After 15 years of experiments by the Parti Québécois, then Liberal governments with the province’s municipal structures, it’s hard to be optimistic about any new chance of reforming Montreal and its region.
Some editorial writers see the current crisis as an opportunity to introduce real and effective changes, even at the regional level. But there are several reasons why this probably won’t happen.
The first and most obvious reason is that the Parti Québécois is a minority government, which raises the risk-level of every political initiative. And recent history indicates that making major changes to the government of Montreal is a risky business. It is worth remembering that the PQ lost power in 2003 partly as a result of the political fallout of the social struggles surrounding the original mergers. I recall a harried Premier Bernard Landry publicly regretting the negative cost to the PQ of imposing mergers.
Would Pauline Marois, who lived alongside Landry through the tumult of those times, want to risk going back to that drawing board? Would the two other Quebec parties agree? Or would they see it as an opportunity to trip up the PQ?
The PQ minority government can only safely tackle issues on which there is already strong agreement.
With the two main political figures in our region, Gérald Tremblay and Gilles Vaillancourt, out of the way, that should open up an opportunity to attack the structural issues of the whole region. The two mayors were the official efenders of the status quo.
But who would lead the reform for the government? Is there a minister powerful and persuasive enough to take charge?
There is a very limited number of Quebec organizational specialists capable of playing such a challenging role. In my experience, it was always the same two or three consultants (the late Guy Coulombe, for example, who was director-general of the new Montreal for a while) showing up with mandates from Quebec City to get things done. And the men I am thinking of have already done their best for Montreal and it wasn’t good enough. Is there anyone capable of the task? If not, would the Quebec government go outside its own ranks in the search for leadership?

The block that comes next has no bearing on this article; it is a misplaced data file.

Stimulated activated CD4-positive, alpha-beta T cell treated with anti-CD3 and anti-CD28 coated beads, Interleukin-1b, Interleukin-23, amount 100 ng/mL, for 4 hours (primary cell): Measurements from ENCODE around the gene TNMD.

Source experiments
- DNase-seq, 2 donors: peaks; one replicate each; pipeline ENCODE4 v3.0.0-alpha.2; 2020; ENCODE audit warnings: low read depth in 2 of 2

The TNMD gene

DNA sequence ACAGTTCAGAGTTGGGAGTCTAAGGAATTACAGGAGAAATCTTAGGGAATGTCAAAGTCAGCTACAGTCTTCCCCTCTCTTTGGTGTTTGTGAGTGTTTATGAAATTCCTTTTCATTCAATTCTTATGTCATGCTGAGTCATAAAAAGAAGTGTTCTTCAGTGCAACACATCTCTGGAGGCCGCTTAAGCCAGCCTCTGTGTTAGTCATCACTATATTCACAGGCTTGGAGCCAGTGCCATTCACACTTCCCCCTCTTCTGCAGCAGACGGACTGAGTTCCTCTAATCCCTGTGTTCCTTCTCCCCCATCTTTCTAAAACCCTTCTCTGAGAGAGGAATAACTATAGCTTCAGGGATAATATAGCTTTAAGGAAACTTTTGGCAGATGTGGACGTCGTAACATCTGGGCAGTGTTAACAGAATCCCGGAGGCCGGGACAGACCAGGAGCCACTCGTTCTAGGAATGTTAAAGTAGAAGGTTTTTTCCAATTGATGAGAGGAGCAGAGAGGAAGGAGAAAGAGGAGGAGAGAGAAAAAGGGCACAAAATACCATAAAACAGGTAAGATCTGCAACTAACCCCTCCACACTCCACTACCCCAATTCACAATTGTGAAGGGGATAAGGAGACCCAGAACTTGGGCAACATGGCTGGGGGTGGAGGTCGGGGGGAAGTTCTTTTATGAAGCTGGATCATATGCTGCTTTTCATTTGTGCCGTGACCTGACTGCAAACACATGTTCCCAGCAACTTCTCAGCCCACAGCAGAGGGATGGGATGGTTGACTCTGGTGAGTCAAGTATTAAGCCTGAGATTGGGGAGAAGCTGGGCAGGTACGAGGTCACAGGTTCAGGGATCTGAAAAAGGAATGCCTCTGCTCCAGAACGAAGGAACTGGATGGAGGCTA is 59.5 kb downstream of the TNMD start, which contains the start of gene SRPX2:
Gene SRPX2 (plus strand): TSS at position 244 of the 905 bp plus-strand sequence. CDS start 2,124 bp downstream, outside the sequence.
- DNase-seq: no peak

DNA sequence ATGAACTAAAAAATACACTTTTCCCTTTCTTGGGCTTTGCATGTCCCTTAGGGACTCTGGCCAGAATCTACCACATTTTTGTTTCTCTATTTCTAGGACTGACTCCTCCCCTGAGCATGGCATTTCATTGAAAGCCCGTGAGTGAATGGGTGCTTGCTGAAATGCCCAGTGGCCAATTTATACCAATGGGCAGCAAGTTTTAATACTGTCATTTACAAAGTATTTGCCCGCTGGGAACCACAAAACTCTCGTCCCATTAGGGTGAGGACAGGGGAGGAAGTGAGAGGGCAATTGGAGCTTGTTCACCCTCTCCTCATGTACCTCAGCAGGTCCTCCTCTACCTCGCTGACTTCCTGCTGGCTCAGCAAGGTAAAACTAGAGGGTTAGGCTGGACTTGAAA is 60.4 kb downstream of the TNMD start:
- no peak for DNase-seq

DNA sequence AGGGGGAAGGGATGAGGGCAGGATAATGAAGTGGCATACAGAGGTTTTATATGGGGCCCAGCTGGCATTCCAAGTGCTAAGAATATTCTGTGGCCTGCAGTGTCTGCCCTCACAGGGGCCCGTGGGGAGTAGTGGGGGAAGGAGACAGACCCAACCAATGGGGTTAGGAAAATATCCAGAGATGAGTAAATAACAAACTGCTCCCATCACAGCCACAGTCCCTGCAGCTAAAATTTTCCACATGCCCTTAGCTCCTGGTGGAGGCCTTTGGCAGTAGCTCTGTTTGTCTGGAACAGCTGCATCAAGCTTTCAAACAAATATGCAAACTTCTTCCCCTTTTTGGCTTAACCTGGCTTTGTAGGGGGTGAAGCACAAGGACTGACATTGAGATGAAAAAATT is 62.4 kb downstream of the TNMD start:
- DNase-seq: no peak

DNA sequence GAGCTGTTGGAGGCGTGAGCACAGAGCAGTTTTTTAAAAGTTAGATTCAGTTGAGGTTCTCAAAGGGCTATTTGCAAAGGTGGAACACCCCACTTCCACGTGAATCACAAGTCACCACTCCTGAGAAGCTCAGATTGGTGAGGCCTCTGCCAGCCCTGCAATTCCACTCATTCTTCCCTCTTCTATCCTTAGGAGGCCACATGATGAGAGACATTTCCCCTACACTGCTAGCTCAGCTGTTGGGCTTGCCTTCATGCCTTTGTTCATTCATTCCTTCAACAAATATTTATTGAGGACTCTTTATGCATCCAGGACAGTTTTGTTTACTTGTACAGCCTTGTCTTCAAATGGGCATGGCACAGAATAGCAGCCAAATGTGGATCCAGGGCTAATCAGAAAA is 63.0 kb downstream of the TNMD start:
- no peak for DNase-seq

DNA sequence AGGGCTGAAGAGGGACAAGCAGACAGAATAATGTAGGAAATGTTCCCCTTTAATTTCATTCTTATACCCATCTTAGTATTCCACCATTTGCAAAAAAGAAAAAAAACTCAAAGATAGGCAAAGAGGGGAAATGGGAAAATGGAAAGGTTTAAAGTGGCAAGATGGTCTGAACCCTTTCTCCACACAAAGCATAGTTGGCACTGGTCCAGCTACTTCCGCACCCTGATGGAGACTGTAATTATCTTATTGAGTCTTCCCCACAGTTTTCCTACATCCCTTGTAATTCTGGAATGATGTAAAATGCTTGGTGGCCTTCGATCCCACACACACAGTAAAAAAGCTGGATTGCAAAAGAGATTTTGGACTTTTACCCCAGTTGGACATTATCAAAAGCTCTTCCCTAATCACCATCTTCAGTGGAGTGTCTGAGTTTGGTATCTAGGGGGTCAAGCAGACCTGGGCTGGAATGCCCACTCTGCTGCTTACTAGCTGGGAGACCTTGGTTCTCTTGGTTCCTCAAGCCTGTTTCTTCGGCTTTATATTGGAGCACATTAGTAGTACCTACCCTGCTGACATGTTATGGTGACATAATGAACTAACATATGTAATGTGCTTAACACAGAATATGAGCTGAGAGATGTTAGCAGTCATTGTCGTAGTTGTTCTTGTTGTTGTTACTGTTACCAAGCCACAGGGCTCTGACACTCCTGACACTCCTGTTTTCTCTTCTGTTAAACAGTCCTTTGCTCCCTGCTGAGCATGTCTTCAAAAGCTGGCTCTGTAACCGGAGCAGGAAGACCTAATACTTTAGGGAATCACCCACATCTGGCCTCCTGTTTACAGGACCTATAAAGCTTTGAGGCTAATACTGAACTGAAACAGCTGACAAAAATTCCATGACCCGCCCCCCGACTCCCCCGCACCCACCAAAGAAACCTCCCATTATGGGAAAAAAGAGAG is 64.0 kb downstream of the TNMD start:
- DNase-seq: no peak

Another problem is that political power in Quebec is always weighted away from the Montreal region and generally even the ministers of Municipal Affairs are drawn from the regions. Take the latest minister of Municipal Affairs, Sylvain Gaudreault. He comes from the Saguenay region. I haven’t seen him working, but it’s hard to imagine him taking the lead on Montreal regional reforms even if Vaillancourt is no longer in office to block any new directions. The new minister will have a hard enough job trying to understand the structures in the big city.
The presence in the Quebec cabinet of Jean-François Lisée, minister responsible for the Montreal region, might be some encouragement to reformers. Lisée’s presence suggests that there may be a government beacon of light even if there is some doubt cast over the integrity of his political assistant, André Lavallée, ex-mayor of Rosemont-La Petite-Patrie and a major figure in Tremblay’s administration.
But why would we think that Montreal politicians are ready for reform? The party structures have temporarily blurred their lines, with Tremblay’s Union party fragmenting and losing its majority, and in the circumstances there will be some obvious changes: some power-sharing, another attempt at public executive committee meetings, more power to the joint committees of council. Michael Applebaum can rearrange the deck chairs for six months.
But with the next election just 12 months away, all the current manoeuvring can be seen as positioning for the next campaign, not for a reform of Montreal.
Will the Union party survive, as Vision Montreal has survived the departure of its founder, Pierre Bourque? Will the Union members desert the party associated with Tremblay and the revelations of the Charbonneau Commission? What will be the political affiliation of Applebaum and his group of deserters from the Union party in next fall’s election? Will Applebaum try to make the council less partisan? Will he want to?
I doubt it, but in a perverse sort of way there is some satisfaction in knowing that Montreal is in the hands of a very clever West End anglophone politician who, within the space of one week, managed to transform himself from staunch Tremblay loyalist right-hand man into independent, transparent, inclusive reformer.
He’ll need every ounce of his considerable political savvy to steer Montreal through the next 12 months.
Bill Tierney is the former mayor of Ste-Anne-de-Bellevue. email@example.com